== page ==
For the most part, people don’t make eye contact and don’t interact with the world around them. At least not anymore. They focus on getting from point “A” to point “B” and often spend most of that time with their eyes down at the screen of their smart device.

But there’s one aspect of daily life that the general population can’t ignore: nature! I was out getting some groceries earlier, when a light rain began to fall (it has since turned into a strong thunderstorm and I’m praying that I complete this post before power goes out). It blew my mind how quickly people began to move, run, cover their heads and make a wonderful assortment of “derpy” faces when a few light drops of water started falling.

I mean, come on… It’s water, people! We’re primarily composed of it, we drink litres of it everyday and we wash ourselves with it! But the light help us, if some of that water happens to fall from the sky as we walk outside.

I joke and make light of it, but the reality is that we take comfort as an expected norm in today’s society. Getting wet while walking outside is very obviously a discomfort. Human being often seek to take the Path of Least Resistance. That essentially means that as a general rule, most people will always seek out the easiest and most comfortable way to achieve any given result.

Creature comforts have become the norm and we react outwardly when that comfort is affected by ANY outside source. But a little discomfort can be good. We most often produce the best results when someone lights a fire under our keister. Almost comparable to how much work we generate on our own compared to when our supervisor is hovering about!

Don’t be afraid to step outside the norm, abandon your typical comfort and don’t be afraid to face unknown challenges. And should it start pouring, remember to take the time at some point in your life, to dance in the rain. ☯

Hurts So Good…

What does it mean to be in pain? Well, from a strictly medical perspective, pain is when our sensory receptors send a signal through our nerve fibres , all the way up to our brains. Then the brain interprets the signal as pain. The human body uses this signal as an avoidance reflex, meaning it’s telling you that whatever you’re doing is harming your body and should be stopped. (Although not everyone is quick enough to stop hurting themselves, sometimes)

From a Diabetes standpoint, we experience a wide variety of pain. Neuropathy, open wounds that are extremely slow to heal and pain prior to numbness from lack of circulation are simply a few. And certainly not the worst.

It’s not always bad. From a fitness standpoint, pain can be a positive thing. SOME pain is necessary in order to help the body sculpt and grow. The idea here is to know when enough is enough and to stop before serious damage can occur.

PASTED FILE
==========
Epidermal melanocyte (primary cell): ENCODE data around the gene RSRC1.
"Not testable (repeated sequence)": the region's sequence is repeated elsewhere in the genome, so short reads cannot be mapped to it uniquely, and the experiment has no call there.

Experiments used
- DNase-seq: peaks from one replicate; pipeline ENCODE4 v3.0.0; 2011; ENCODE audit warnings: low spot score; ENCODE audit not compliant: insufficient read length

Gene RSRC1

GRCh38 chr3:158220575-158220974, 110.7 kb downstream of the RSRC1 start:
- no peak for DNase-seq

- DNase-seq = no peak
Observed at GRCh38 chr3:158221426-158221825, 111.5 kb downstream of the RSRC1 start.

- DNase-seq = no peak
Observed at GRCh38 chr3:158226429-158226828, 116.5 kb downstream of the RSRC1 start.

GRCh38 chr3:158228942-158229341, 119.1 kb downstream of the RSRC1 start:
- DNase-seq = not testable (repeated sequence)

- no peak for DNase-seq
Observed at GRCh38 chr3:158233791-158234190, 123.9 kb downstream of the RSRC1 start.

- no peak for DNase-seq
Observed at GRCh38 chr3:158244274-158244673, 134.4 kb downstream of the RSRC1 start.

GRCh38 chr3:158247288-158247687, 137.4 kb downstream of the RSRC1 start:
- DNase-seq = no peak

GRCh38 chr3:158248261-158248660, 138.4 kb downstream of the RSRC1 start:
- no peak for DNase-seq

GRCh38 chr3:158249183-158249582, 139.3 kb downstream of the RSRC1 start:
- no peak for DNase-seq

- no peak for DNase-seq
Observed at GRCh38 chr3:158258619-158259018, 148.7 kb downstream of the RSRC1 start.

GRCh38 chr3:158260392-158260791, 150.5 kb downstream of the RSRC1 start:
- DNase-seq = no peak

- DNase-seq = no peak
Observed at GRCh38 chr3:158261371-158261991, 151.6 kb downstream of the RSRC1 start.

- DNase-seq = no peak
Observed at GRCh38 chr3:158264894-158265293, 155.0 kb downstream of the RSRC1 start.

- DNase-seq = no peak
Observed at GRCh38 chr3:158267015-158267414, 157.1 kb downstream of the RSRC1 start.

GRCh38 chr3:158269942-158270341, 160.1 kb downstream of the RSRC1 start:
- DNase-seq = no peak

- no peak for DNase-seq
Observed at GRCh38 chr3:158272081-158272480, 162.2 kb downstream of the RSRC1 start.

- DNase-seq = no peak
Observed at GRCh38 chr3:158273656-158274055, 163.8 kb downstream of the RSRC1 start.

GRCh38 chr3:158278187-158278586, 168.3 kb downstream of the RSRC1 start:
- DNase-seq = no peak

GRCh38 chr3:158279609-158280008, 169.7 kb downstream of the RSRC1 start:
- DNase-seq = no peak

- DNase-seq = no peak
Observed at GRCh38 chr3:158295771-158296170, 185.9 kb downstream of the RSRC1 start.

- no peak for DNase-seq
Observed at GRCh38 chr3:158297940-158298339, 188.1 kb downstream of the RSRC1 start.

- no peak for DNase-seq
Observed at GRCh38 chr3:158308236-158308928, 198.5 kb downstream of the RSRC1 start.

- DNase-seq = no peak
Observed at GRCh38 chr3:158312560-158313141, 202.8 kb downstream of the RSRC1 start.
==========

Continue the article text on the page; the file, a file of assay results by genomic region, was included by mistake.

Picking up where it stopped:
But there’s one form of pain that is largely ignored in most circumstances. I’m talking about emotional pain. When something affects us in a negative way, we feel a sort of pain that is often very hard to describe. For some, it’s an increased feeling of fatigue. For others, it can manifest itself in any number of nasty ways including but not limited to, becoming ill, nausea, depression, problems with the digestive tract and even alcoholism or substance abuse. The expression “this breaks my heart” stems from the fact that one usually feels some discomfort in the pit of their abdomen during emotional distress.

The important thing to remember is that what hurts in your heart can also affect your body. Although that sounds a bit cheesy, it’s quite accurate. Sometimes we need to look at the big picture and acknowledge that the pain is going to happen, and take steps to help deal with it as opposed to ignoring it.

Ultimately, pain helps us grow. In any way, shape or form, it allows us to learn an develop. After all, imagine if as an infant you put your hands on a hot stove and it didn’t hurt… You’d likely leave your hand there and keep playing and critically damage your tissues. But by feeling the pain, you learn that “Oops! It hurts to touch the stove. Better stay away!” Most forms of pain will teach you something.

So ask yourself, what is my emotional pain teaching me? Am I doing something wrong, or something I disagree with? Or is it simply a case of doing the right thing? That can also be painful sometimes. Just remember that in grand scheme of things, nothing lasts forever; not even pain. ☯

Meat My Friends, Veggies…

There’s nothing like a nice, thick, juicy t-bone steak, cooked to perfection on a grill. Nothing marks the beginning of summer quite like it! In fact, we had amazing steaks for my wife’s birthday. And if I do say so myself, they were delicious!

But it’s amazing how in the past couple of decades, an unspoken war against meat has taken place (or maybe it isn’t THAT unspoken if you follow social media). With the advent of all the new fitness and nutritional trends that have hit our societies in recent years, there’s been a push in favour of vegetarians and vegans.

Before I get to far into the fray, we should start by examining what the differences are between vegan and vegetarian.

A Vegetarian is defined as someone who does not eat meat, sometimes for moral or religious reasons, but most often for health reasons.

A Vegan is defined as someone who does not use or consume ANY animal product. This means that things like milk and cheese are off the menu as well. For the sake of this post, I’ll mostly stick to the term vegetarian.

So what are humans MEANT to be? The reality is that most medical professionals agree that the human body is designed to be omnivorous. This means that we are designed to consume meat AND vegetables. Sorry to break it to you, vegetarians… Humans can and should eat meat.